Carlos Ezquerra

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Judge Dredd 24 (October 1985)

Judge Dredd #24

The Apocalypse War saga ends. There’s some silliness–like Wagner and Grant referring to Dredd’s “Apocalypse Squad”–but most of the comic works out, at least as far as narrative.

Dredd’s got to take care of the enemy’s mega city, which proves easy thanks to Anderson (who the writers use to get out of plotting difficulties), and then he heads home to win the war.

There’s a little bit too much exposition and it doesn’t work because Wagner and Grant are overextending themselves. They’re giving more information than the story needs to succeed and it weighs down a lot of sequences. The subplots don’t really provide any additional texture, they just fill pages.

And those pages have really bad art. Ezquerra is worse than he was in the previous issue. His composition is worse, his detail is worse. It’s a hideous looking comic.

But the writing is effective. So… yeah.

B 

CREDITS

Writers, John Wagner and Alan Grant; artist, Carlos Ezquerra; colorist, John Burns; letterer, Tom Frame; editor, Nick Landau; publisher, Eagle Comics.

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Judge Dredd 23 (September 1985)

Judge Dredd #23

From the start, Ezquerra’s art is off. His figures are weak, his composition is worse. Maybe he just burned out on all the war stuff–there are constant empty backgrounds, like he’s trying to do less work. It actually feels like someone doing an Ezquerra impression and and a rushed one.

As for the writing… Wagner and Grant have two things to do in the issue. First is to resolve the Soviet brainwashing of the Chief Judge. Dredd has to infiltrate and take him out, which doesn’t cause Dredd any consternation because the Chief Judge knows he’s been brainwashed and wants to die. What that plot lacks in dramatic impact, at least the infiltrating should be interesting (and the extraction).

Sadly, Ezquerra’s weak art hurts it a lot.

Ditto the second plot point, the judges waging war against the Soviets. Or getting ready to.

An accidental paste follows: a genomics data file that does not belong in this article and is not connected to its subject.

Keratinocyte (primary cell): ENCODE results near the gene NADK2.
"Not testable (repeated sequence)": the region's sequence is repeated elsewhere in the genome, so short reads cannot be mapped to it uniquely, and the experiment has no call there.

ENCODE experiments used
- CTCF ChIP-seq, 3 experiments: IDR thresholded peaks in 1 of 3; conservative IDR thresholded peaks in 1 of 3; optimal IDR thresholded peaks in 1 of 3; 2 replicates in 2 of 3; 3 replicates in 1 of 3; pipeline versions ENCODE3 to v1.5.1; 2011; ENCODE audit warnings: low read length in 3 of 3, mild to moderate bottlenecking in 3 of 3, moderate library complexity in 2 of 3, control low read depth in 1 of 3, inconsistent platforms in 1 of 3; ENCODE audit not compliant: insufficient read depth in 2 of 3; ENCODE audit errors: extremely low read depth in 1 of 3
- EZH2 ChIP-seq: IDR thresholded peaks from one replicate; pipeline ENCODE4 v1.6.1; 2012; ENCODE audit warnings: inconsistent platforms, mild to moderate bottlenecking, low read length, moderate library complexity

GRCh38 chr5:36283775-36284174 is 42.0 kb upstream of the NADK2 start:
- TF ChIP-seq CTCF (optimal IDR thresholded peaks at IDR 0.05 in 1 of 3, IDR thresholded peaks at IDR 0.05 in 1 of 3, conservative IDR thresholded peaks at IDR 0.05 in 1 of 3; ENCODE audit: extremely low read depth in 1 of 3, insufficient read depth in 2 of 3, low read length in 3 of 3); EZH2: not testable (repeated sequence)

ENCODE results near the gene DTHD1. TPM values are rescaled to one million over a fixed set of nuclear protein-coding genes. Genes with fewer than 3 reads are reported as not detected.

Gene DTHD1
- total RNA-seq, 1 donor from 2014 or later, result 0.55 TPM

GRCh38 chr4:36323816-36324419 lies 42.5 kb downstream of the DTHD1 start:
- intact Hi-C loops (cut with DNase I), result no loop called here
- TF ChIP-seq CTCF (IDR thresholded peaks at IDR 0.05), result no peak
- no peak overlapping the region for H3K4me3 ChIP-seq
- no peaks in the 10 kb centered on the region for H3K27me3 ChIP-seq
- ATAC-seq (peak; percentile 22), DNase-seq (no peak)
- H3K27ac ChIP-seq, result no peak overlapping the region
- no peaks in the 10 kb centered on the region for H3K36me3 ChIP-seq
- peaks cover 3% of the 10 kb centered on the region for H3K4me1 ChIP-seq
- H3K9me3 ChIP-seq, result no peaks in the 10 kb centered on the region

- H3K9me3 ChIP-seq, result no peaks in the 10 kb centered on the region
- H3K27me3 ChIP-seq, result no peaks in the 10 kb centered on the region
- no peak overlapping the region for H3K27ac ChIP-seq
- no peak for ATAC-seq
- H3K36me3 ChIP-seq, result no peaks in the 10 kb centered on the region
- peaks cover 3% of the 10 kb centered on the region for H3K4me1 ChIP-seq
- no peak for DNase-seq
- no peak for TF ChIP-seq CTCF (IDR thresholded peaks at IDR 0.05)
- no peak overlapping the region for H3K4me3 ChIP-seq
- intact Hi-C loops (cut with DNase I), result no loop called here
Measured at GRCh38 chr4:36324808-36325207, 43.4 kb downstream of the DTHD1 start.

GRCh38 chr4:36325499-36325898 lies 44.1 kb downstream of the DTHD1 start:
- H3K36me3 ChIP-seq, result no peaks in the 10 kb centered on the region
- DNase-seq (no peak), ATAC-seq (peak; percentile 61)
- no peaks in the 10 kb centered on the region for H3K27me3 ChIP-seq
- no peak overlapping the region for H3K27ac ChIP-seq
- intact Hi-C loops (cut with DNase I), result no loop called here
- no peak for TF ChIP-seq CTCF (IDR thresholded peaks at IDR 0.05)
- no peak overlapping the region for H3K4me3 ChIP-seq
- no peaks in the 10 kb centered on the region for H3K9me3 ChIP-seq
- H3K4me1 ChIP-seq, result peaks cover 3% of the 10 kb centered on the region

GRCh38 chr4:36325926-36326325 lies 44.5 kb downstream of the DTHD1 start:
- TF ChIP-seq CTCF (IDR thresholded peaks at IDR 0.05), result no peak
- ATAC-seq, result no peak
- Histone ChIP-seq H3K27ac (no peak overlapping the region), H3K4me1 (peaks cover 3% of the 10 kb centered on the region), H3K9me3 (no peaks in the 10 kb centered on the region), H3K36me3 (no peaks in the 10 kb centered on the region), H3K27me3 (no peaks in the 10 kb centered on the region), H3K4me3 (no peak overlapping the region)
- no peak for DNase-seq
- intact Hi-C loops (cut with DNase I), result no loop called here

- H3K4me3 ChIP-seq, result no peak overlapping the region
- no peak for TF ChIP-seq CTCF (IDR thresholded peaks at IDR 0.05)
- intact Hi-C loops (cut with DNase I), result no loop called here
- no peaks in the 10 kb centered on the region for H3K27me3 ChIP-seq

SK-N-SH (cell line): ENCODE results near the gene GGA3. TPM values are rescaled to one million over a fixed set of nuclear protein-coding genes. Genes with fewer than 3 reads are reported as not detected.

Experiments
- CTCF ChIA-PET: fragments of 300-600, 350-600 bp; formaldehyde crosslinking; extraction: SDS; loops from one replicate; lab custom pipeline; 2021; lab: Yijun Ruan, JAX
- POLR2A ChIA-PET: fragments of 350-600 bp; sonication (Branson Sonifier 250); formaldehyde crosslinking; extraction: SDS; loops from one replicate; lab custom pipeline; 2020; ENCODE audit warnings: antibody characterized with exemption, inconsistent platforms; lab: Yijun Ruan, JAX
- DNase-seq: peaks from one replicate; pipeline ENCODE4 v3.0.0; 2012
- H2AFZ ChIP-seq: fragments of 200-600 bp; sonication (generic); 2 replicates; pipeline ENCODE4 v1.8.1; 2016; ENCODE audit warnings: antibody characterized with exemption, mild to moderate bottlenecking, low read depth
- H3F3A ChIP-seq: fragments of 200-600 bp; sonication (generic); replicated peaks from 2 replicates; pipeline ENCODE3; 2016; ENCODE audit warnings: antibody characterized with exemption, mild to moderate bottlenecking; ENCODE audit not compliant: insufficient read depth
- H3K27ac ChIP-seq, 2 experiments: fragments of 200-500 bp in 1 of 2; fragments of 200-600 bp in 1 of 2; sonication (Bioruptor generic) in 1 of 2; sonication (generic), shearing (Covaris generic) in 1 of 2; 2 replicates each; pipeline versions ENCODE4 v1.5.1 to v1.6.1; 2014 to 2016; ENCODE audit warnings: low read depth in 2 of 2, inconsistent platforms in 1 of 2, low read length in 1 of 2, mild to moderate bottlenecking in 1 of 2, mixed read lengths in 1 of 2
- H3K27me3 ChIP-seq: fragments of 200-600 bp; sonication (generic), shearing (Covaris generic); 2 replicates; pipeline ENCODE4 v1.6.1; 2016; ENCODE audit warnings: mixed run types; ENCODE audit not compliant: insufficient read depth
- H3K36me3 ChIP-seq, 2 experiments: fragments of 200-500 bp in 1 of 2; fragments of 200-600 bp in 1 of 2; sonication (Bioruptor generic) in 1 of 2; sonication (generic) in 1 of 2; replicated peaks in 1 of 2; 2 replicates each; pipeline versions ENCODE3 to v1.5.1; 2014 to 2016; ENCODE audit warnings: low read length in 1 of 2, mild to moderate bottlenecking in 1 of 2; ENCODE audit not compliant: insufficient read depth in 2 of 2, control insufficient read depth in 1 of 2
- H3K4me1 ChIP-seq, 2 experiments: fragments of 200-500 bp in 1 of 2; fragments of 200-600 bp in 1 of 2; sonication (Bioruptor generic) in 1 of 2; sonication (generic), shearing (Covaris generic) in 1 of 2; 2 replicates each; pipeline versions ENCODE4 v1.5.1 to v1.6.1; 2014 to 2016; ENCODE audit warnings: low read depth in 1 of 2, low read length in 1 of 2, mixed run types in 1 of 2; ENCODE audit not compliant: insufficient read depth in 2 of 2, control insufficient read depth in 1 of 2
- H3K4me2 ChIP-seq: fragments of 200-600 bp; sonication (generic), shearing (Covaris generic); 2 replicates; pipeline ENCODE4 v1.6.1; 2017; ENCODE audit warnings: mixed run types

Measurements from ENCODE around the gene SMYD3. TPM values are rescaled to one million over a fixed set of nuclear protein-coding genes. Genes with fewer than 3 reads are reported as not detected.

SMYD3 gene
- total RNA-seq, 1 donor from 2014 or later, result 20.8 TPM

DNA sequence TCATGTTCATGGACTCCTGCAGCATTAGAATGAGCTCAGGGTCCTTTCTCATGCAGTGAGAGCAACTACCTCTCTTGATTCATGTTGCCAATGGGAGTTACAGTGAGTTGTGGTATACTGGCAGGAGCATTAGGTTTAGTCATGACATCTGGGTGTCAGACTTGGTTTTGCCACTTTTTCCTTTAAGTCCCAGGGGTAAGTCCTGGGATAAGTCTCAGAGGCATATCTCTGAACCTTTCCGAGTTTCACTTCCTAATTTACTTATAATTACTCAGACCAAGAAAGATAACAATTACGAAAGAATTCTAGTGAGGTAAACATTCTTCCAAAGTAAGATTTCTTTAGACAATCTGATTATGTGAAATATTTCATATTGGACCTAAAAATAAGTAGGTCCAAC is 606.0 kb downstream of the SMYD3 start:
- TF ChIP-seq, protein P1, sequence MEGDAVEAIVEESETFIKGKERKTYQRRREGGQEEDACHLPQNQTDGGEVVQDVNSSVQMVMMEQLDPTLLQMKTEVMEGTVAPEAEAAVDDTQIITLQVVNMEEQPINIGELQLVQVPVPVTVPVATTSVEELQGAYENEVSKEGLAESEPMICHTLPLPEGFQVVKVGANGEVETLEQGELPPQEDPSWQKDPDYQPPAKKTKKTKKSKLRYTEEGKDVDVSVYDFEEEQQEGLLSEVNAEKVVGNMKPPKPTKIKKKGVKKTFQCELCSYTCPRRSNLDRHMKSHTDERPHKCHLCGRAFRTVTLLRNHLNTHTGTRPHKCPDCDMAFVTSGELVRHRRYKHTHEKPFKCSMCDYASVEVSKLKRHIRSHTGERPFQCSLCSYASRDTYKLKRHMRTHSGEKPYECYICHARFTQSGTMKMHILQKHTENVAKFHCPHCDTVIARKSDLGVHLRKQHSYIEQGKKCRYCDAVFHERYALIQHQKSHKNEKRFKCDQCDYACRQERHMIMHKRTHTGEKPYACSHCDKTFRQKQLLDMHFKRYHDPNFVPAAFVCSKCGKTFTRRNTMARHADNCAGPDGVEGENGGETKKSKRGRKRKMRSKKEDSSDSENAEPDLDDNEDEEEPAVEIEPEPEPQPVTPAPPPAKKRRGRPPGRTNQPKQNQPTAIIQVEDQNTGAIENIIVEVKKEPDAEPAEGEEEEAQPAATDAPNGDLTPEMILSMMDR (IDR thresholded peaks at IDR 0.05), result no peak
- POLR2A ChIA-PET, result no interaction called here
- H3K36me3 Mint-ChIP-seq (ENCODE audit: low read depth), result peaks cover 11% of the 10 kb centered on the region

The art significantly impairs the issue.

C+ 

CREDITS

Writers, John Wagner and Alan Grant; artist, Carlos Ezquerra; colorist, John Burns; letterer, Tom Frame; editor, Nick Landau; publisher, Eagle Comics.

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Judge Dredd 22 (August 1985)

Judge Dredd #22

It’s the war comic I’ve been expecting from Wagner for a while now. Dredd and the judges with him have a mission and they try to carry it through. There are changes, but minor ones. It’s just a war comic, even during the bewildering sequence where the judges have to knock down the supports on a giant highway system to stop the invasion.

It all looks too simple. Ezquerra has some nice panels but he never establishes the lack of reality in the set pieces. Instead of it being fantastic, Ezquerra instead goes for cheap thrills.

But the big silly action sequences are still mostly successful. Wagner writes them well, silly or not. The only drawback, other than the major problems, is Walter and the comic relief. Wagner goes too far with the comic relief, which leads to some lame jokes.

It’s fine enough, it’s just a little bit tiresome.

B 

CREDITS

Writer, John Wagner; artist, Carlos Ezquerra; colorist, John Burns; letterer, Tom Frame; editor, Nick Landau; publisher, Eagle Comics.

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Judge Dredd 21 (July 1985)

Judge Dredd #21

There are some amusing disconnects with Ezquerra’s art and Wagner’s script. It’s like Ezquerra didn’t get the jokes… or if he did, he paced them wrong. Or maybe there’s just no easy way to illustrate jokes amid a story about a nuclear attack.

Wagner figures out a way to both have nuclear attacks but still keep the story on a personal level. There’s both kinds of action, usually with some talking heads scenes between the two opposing sides. The story doesn’t hold much water, but it’s just supposed to move and move it does.

Even though there are some horrific ideas, the issue doesn’t leave much of an impression. It just moves so fast, so towards its goal, there’s nothing else going on. Except in the last few pages, Walter the robot gets some attention again. It’s amusing enough stuff, but just a little too silly.